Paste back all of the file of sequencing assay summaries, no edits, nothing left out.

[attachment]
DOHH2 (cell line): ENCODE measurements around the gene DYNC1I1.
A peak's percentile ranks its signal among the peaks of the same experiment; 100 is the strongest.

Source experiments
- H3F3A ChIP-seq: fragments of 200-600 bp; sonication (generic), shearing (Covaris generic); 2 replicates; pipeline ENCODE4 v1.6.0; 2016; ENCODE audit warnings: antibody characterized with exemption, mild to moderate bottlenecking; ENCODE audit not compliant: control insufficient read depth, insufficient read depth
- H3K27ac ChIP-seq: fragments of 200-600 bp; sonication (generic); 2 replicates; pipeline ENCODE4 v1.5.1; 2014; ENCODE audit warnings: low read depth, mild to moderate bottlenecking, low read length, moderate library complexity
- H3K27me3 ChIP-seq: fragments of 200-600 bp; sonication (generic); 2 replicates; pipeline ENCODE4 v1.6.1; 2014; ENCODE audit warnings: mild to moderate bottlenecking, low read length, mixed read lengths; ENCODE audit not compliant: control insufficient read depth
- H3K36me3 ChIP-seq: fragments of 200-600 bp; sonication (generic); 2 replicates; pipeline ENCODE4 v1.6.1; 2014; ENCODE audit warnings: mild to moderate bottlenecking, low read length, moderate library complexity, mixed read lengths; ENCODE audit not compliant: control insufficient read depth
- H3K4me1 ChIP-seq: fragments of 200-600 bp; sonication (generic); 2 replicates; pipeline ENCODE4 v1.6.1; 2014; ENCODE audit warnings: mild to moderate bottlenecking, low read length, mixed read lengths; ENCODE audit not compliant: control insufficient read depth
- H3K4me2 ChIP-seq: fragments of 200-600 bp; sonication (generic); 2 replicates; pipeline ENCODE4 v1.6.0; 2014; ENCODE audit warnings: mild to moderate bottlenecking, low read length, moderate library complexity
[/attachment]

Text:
DOHH2 (cell line): ENCODE measurements around the gene DYNC1I1.
A peak's percentile ranks its signal among the peaks of the same experiment; 100 is the strongest.

Source experiments
- H3F3A ChIP-seq: fragments of 200-600 bp; sonication (generic), shearing (Covaris generic); 2 replicates; pipeline ENCODE4 v1.6.0; 2016; ENCODE audit warnings: antibody characterized with exemption, mild to moderate bottlenecking; ENCODE audit not compliant: control insufficient read depth, insufficient read depth
- H3K27ac ChIP-seq: fragments of 200-600 bp; sonication (generic); 2 replicates; pipeline ENCODE4 v1.5.1; 2014; ENCODE audit warnings: low read depth, mild to moderate bottlenecking, low read length, moderate library complexity
- H3K27me3 ChIP-seq: fragments of 200-600 bp; sonication (generic); 2 replicates; pipeline ENCODE4 v1.6.1; 2014; ENCODE audit warnings: mild to moderate bottlenecking, low read length, mixed read lengths; ENCODE audit not compliant: control insufficient read depth
- H3K36me3 ChIP-seq: fragments of 200-600 bp; sonication (generic); 2 replicates; pipeline ENCODE4 v1.6.1; 2014; ENCODE audit warnings: mild to moderate bottlenecking, low read length, moderate library complexity, mixed read lengths; ENCODE audit not compliant: control insufficient read depth
- H3K4me1 ChIP-seq: fragments of 200-600 bp; sonication (generic); 2 replicates; pipeline ENCODE4 v1.6.1; 2014; ENCODE audit warnings: mild to moderate bottlenecking, low read length, mixed read lengths; ENCODE audit not compliant: control insufficient read depth
- H3K4me2 ChIP-seq: fragments of 200-600 bp; sonication (generic); 2 replicates; pipeline ENCODE4 v1.6.0; 2014; ENCODE audit warnings: mild to moderate bottlenecking, low read length, moderate library complexity